“Life As We Know It” stars Katherine Heigl and Josh Duhamel as two people who can’t stand each other but must raise a child together after the baby’s parents die. In the process of caring for the kid, they fall in love. What’s amazing is that despite everything I have just told you, “Life As We Know It” is NOT the single worst thing ever created by mankind.
I know! This astonishes me, too! I have seen a number of romantic comedies in my day (that number is 42,875), and about half of them have employed the “man and woman hate each other at first but fall in love when they are forced to interact” device. Usually it’s something simple, like they’re co-workers assigned to collaborate on a project. But forced to raise a child together? Surely that is the dumbest premise I’ve seen. Surely the people who made the film marveled every day that a major Hollywood studio was paying them to do it.
And yet if you can get past the premise — that is to say, if you can overlook the film’s inherent stupidity — it’s not an unpleasant experience. It has a few laughs. The baby is cute. Josh Duhamel is charming, and even Katherine Heigl is likable for a while. The movie still isn’t good, mind you. Not by a long shot. But it isn’t eye-gougingly bad, either. Where romantic comedies involving Katherine Heigl are concerned, we will take whatever small victories we can get.
Heigl plays Holly Berenson, a bakery proprietress, and Duhamel plays Eric Messer, a technical director for televised basketball games. They have friends in common, Peter (Hayes MacArthur) and Alison (Christina Hendricks), but nothing else. In fact, Peter and Alison set them up on a date once, and it was disastrous — not because Holly was a cold shrew, as you’d expect, but because Eric was an hour late, hadn’t made any plans, and used his cell phone to schedule a booty call right in front of Holly. Shrewd move, making Eric the jerk so that we’ll like Katherine Heigl by default!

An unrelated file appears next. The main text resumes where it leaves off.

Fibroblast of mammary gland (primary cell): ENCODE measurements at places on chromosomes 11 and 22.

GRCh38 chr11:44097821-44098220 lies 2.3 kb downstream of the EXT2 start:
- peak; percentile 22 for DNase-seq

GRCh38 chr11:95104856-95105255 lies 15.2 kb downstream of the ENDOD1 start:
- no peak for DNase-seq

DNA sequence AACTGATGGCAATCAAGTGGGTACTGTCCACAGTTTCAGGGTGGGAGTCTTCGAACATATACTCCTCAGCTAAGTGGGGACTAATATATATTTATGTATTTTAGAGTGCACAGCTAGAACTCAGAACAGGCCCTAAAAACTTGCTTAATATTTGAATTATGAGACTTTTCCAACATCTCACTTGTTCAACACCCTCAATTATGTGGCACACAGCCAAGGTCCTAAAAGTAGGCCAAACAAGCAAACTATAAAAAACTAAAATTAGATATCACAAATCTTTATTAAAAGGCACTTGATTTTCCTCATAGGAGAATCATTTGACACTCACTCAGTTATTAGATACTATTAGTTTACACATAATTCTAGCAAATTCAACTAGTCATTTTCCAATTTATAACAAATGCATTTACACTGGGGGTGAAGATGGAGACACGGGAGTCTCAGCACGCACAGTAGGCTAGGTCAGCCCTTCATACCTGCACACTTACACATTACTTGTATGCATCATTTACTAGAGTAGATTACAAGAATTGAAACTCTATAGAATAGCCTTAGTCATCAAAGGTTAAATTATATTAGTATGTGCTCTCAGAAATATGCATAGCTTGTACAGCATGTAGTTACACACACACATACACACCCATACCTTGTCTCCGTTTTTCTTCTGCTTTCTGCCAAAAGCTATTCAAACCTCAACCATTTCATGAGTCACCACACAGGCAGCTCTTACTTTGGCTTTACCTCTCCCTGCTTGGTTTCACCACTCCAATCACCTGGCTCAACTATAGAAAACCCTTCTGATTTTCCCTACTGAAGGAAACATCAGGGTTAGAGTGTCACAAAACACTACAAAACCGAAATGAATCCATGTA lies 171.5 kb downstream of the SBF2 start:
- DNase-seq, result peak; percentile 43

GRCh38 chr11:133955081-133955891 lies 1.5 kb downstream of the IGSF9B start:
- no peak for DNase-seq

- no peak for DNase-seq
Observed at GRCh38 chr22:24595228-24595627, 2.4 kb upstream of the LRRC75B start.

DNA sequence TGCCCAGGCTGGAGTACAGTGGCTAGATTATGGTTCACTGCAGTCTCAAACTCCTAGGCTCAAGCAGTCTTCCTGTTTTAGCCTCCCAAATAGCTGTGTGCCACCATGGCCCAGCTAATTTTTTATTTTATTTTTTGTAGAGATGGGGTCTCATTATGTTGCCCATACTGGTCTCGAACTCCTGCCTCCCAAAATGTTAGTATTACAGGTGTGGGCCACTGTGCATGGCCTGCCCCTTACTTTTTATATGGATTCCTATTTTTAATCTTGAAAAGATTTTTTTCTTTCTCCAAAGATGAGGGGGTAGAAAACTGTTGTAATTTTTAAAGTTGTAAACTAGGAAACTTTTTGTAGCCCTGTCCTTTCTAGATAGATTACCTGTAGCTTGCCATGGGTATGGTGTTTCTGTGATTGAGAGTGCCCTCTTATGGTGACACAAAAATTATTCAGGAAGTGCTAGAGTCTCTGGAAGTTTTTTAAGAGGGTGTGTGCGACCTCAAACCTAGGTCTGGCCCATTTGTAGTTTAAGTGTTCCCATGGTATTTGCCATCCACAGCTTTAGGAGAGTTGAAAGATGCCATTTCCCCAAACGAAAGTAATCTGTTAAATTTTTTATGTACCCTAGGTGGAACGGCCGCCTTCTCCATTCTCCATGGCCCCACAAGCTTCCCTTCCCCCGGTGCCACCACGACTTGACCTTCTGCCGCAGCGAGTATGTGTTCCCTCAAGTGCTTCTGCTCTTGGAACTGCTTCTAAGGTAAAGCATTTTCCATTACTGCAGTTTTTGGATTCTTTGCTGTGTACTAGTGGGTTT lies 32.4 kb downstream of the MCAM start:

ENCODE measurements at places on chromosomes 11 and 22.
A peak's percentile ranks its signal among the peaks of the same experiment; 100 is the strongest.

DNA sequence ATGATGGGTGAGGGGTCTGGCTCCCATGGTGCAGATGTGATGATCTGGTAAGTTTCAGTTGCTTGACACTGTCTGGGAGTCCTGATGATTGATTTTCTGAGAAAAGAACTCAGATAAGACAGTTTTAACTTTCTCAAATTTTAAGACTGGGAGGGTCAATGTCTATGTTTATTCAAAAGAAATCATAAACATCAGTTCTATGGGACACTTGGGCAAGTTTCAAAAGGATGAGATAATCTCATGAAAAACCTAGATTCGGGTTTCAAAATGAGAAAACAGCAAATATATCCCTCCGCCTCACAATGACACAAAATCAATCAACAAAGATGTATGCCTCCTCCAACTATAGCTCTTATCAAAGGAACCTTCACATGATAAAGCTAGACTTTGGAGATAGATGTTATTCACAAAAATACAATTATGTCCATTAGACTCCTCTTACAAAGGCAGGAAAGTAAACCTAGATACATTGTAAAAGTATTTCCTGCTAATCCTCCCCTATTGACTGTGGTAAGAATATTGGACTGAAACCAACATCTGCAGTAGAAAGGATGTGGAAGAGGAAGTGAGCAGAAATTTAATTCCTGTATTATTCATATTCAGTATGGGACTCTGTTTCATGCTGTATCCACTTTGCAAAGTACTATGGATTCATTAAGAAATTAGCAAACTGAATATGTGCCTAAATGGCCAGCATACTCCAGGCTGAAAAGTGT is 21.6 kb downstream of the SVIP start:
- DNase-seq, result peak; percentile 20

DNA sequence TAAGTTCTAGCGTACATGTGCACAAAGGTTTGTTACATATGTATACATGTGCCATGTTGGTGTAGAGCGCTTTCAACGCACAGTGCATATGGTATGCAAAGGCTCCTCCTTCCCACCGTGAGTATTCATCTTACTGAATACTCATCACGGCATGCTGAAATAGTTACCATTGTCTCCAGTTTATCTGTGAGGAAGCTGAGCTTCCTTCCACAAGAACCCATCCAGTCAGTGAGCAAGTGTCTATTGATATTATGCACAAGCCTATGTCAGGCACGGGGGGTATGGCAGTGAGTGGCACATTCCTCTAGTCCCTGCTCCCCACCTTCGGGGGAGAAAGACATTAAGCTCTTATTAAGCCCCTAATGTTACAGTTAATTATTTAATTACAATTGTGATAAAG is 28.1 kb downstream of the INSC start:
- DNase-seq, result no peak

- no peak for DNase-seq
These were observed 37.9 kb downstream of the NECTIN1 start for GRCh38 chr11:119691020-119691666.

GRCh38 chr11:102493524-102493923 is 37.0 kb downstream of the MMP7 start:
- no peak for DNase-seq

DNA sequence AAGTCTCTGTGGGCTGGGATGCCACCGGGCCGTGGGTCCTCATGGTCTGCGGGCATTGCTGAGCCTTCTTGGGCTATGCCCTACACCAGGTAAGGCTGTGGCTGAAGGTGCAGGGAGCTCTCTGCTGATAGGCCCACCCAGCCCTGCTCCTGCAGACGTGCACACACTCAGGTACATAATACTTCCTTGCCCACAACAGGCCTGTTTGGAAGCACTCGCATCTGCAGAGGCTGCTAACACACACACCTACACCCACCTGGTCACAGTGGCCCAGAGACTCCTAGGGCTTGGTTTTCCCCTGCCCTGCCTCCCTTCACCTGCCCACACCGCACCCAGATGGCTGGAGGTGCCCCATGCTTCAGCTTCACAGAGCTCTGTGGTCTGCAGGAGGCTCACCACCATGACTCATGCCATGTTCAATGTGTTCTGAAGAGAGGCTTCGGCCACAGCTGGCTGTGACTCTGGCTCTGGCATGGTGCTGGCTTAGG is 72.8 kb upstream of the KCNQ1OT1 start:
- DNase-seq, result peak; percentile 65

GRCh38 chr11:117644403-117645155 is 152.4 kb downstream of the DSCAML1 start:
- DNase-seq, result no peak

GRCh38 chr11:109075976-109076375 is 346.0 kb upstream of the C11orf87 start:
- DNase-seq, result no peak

(Having accomplished that, the movie immediately makes Eric a normal person, all signs of irresponsibility and carelessness wiped away.)
Then Peter and Alison die; whoops! Their will stipulates that if they should ever die together, they want Holly and Eric to raise little Sophie. This is because Holly and Eric are the child’s godparents, never mind that they hate each other and Peter and Alison know this. Oh, and since Peter and Alison’s house is paid off, it will be easier if Holly and Eric move in to it.
Well, there are baby-raising shenanigans, let me tell you. Upchuck is involved. So is poop. Surprisingly, though, these things do not comprise the bulk of the film’s humor. So yes, I am praising a film for NOT being nothing but wall-to-wall poop jokes. Congratulations on being fairly civilized and not altogether despicable, movie!
Holly and Eric try to have separate social lives at first, juggling their busy schedules and sharing the Sophie-related responsibilities. Eric’s thing is that he sleeps with dumb women every chance he gets; Holly’s thing is that she has a crush on the pediatrician (Josh Lucas). A couple scenes suggest that all the neighborhood housewives, as well as the local gays, have the hots for Eric, but that idea doesn’t go anywhere.
The movie was directed by Greg Berlanti, best known as the creator of TV’s “Everwood” and “Eli Stone,” and the screenplay — which has been floating around since 2001! — is by first-timers Ian Deitchman and Kristin Rusk Robinson. It eventually has a scene where someone rushes to the airport to stop the other person, only to find that the flight has just departed, only to find that the person didn’t get on the plane after all. Between that and the main premise, there’s clearly no reason to watch this movie, and I’m not suggesting you should. I was just glad it didn’t make geysers of blood spurt from my ears, that’s all.
C (1 hr., 52 min.; )